• The road may be a lot shorter among fanfic writers who were called out in a video by Teen Wolf's most popular slash couple. They gave the writers and readers something to think about while encouraging them to vote for an award. Such fans were probably also on the minds of app developers at Movellas who created "an iPhone app just for fan fiction about boy-band One Direction." The reporting journalist's "sheer disbelief" is the only quaint thing about the story, which otherwise proves that fans will take their fandom connections with them wherever they go.

    Do you have a "future of fandom" story to tell? Why not contribute it to Fanlore? Contributions are welcome from all fans.

    We want your suggestions! If you know of an essay, video, article, event, or link you think we should know about, comment on the most recent Links Roundup. Links are welcome in all languages! Submitting a link doesn't guarantee that it will be included in a roundup post, and inclusion of a link doesn't mean that it is endorsed by the OTW.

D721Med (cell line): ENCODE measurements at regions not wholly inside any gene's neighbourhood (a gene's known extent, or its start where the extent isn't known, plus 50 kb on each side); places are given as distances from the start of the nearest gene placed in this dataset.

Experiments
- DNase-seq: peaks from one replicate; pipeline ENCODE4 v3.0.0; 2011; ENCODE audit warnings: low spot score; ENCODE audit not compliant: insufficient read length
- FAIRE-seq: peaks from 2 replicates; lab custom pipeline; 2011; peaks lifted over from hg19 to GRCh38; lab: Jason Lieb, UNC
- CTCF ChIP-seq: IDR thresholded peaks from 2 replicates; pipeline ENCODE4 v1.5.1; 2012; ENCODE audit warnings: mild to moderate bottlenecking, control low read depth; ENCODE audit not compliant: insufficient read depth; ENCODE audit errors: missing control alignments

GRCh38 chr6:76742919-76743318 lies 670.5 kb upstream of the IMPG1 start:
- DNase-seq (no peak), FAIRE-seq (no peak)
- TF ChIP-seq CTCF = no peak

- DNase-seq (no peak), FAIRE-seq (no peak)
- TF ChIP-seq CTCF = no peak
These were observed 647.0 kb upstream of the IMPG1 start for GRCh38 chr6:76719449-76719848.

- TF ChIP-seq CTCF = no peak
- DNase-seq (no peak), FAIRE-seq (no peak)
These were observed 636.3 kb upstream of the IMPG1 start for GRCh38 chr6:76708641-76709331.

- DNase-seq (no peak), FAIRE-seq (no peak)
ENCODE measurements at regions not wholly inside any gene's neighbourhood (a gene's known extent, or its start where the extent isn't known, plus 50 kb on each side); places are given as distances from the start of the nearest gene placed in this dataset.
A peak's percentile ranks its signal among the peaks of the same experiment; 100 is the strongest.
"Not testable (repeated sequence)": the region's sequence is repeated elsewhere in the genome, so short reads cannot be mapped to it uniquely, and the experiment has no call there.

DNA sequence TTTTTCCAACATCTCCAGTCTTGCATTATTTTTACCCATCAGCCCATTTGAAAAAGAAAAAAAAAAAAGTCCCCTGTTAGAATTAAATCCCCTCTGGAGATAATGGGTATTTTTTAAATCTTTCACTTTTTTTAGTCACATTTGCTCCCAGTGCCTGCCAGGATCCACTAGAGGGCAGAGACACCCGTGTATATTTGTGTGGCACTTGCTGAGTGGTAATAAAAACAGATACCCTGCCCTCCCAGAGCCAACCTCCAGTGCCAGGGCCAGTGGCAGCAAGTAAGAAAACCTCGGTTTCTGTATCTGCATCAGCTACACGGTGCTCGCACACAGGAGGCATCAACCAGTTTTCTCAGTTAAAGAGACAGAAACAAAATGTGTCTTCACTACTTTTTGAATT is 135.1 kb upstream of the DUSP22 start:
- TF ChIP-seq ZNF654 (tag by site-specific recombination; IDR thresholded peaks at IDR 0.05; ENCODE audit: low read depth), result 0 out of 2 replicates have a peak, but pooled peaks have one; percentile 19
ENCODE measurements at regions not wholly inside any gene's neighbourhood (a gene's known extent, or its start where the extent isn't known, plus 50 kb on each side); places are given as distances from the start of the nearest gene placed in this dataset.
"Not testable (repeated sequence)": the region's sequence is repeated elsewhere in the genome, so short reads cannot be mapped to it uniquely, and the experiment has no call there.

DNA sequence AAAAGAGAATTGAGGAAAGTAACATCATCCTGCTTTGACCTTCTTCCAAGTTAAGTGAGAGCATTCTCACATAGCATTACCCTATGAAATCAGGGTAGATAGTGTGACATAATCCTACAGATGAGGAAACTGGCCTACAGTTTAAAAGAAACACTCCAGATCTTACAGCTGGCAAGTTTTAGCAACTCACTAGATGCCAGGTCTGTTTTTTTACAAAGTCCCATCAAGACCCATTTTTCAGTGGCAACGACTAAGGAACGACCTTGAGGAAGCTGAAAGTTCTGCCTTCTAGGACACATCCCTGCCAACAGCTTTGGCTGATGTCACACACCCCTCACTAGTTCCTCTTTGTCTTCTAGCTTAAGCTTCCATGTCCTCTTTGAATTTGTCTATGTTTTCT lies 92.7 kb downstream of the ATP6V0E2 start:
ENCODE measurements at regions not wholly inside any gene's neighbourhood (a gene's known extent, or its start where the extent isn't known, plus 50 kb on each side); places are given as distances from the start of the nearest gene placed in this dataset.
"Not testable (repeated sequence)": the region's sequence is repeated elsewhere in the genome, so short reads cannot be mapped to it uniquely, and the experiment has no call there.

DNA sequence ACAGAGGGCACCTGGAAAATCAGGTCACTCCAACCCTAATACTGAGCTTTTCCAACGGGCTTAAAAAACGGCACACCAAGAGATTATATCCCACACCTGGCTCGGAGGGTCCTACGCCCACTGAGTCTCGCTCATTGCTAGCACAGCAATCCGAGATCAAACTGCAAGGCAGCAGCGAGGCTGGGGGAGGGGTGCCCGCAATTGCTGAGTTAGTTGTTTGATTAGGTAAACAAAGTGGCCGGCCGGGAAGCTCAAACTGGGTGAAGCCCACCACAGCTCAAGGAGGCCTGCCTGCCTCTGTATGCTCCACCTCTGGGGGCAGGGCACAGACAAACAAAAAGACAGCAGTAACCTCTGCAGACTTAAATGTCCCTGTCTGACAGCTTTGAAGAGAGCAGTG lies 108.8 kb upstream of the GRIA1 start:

• Links roundup for 4 August 2012

    By Claudia Rebaza on Lauantai, 4 August 2012 - 5:41i.p.
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    Here's a roundup of legal and technology stories that may be of interest to fans.

    • While bills such as SOPA and PIPA disappeared from the U.S. legislative landscape earlier this year, they were only the first of many volleys targeting Internet users and companies. There is S.2151 sponsored by Senator John McCain, and the Lieberman-Collins Cyber Security Act or S.3414 which will likely be coming up for a vote soon. A recently proposed amendment to S.3414 would strike all of its section 701 "which provides companies with the explicit right to monitor private user communications and engage in countermeasures." Organizations such as the EFF and the Center for Democracy & Technology oppose these bills as they feel the language is overly broad and that current laws already enable online service providers to protect their networks.